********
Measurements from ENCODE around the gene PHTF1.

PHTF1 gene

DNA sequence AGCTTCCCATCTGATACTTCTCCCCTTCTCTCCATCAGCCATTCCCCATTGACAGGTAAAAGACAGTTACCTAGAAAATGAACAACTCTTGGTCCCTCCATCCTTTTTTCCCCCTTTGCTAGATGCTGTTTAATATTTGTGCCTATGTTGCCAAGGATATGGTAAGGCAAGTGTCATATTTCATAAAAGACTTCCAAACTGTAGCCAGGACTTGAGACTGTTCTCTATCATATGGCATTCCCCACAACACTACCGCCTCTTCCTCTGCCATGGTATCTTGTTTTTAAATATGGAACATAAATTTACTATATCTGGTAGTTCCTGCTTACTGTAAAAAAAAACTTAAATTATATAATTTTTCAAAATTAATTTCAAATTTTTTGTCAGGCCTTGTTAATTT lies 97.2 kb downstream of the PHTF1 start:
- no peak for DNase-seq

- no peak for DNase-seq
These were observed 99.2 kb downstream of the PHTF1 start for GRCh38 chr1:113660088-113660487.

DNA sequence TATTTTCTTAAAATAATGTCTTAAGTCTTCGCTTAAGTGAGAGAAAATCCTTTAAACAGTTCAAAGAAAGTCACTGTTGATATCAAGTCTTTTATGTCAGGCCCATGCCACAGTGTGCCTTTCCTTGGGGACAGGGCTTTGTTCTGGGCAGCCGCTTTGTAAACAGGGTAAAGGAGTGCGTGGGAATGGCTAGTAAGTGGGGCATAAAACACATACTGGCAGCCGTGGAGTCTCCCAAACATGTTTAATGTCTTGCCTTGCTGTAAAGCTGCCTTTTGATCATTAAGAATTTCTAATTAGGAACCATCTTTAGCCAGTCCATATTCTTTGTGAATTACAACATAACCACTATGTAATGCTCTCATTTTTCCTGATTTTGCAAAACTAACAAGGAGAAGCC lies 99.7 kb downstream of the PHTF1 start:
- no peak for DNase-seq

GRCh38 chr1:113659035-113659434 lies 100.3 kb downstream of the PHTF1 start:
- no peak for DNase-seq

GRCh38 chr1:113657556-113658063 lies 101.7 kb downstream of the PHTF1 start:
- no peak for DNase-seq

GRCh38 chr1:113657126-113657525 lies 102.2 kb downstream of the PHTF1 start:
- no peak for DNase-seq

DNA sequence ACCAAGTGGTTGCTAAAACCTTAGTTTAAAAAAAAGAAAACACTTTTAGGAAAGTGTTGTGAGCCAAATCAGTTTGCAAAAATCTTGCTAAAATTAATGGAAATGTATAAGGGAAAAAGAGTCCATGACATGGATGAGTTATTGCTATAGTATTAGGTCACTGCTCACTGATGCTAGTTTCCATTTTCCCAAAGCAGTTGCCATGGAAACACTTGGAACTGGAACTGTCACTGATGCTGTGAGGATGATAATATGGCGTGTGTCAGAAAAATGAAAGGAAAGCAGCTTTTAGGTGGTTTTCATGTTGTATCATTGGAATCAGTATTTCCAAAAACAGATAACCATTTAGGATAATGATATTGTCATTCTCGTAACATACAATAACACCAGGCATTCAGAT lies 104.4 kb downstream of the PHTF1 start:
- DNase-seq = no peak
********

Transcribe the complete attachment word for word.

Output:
Measurements from ENCODE around the gene PHTF1.

PHTF1 gene

DNA sequence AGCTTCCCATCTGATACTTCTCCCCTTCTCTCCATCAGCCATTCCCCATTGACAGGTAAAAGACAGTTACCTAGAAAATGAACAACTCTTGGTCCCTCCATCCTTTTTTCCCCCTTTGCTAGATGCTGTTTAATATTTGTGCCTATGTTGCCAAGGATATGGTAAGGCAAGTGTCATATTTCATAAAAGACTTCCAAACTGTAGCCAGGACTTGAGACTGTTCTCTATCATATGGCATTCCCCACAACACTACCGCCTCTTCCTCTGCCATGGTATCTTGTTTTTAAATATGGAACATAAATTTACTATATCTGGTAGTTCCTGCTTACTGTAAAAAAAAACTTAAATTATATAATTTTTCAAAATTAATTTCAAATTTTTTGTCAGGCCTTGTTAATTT lies 97.2 kb downstream of the PHTF1 start:
- no peak for DNase-seq

- no peak for DNase-seq
These were observed 99.2 kb downstream of the PHTF1 start for GRCh38 chr1:113660088-113660487.

DNA sequence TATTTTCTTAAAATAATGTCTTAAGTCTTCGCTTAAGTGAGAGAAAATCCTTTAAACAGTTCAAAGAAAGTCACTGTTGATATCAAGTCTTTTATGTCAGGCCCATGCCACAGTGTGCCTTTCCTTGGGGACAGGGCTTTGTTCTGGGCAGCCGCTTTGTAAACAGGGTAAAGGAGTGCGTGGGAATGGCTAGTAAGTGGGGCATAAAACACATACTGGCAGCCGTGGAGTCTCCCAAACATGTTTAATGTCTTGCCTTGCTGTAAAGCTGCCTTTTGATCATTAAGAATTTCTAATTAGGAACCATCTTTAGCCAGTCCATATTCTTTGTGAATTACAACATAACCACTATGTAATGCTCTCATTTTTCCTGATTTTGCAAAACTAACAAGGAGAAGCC lies 99.7 kb downstream of the PHTF1 start:
- no peak for DNase-seq

GRCh38 chr1:113659035-113659434 lies 100.3 kb downstream of the PHTF1 start:
- no peak for DNase-seq

GRCh38 chr1:113657556-113658063 lies 101.7 kb downstream of the PHTF1 start:
- no peak for DNase-seq

GRCh38 chr1:113657126-113657525 lies 102.2 kb downstream of the PHTF1 start:
- no peak for DNase-seq

DNA sequence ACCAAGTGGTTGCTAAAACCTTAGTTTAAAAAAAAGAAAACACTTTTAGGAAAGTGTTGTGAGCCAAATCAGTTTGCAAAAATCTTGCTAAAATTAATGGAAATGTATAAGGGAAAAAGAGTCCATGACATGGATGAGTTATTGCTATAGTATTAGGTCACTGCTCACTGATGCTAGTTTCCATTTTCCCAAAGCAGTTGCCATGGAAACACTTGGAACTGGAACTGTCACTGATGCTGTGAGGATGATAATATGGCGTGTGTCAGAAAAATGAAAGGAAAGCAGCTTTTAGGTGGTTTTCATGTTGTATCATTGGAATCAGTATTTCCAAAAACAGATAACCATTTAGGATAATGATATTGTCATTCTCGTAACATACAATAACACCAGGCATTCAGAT lies 104.4 kb downstream of the PHTF1 start:
- DNase-seq = no peak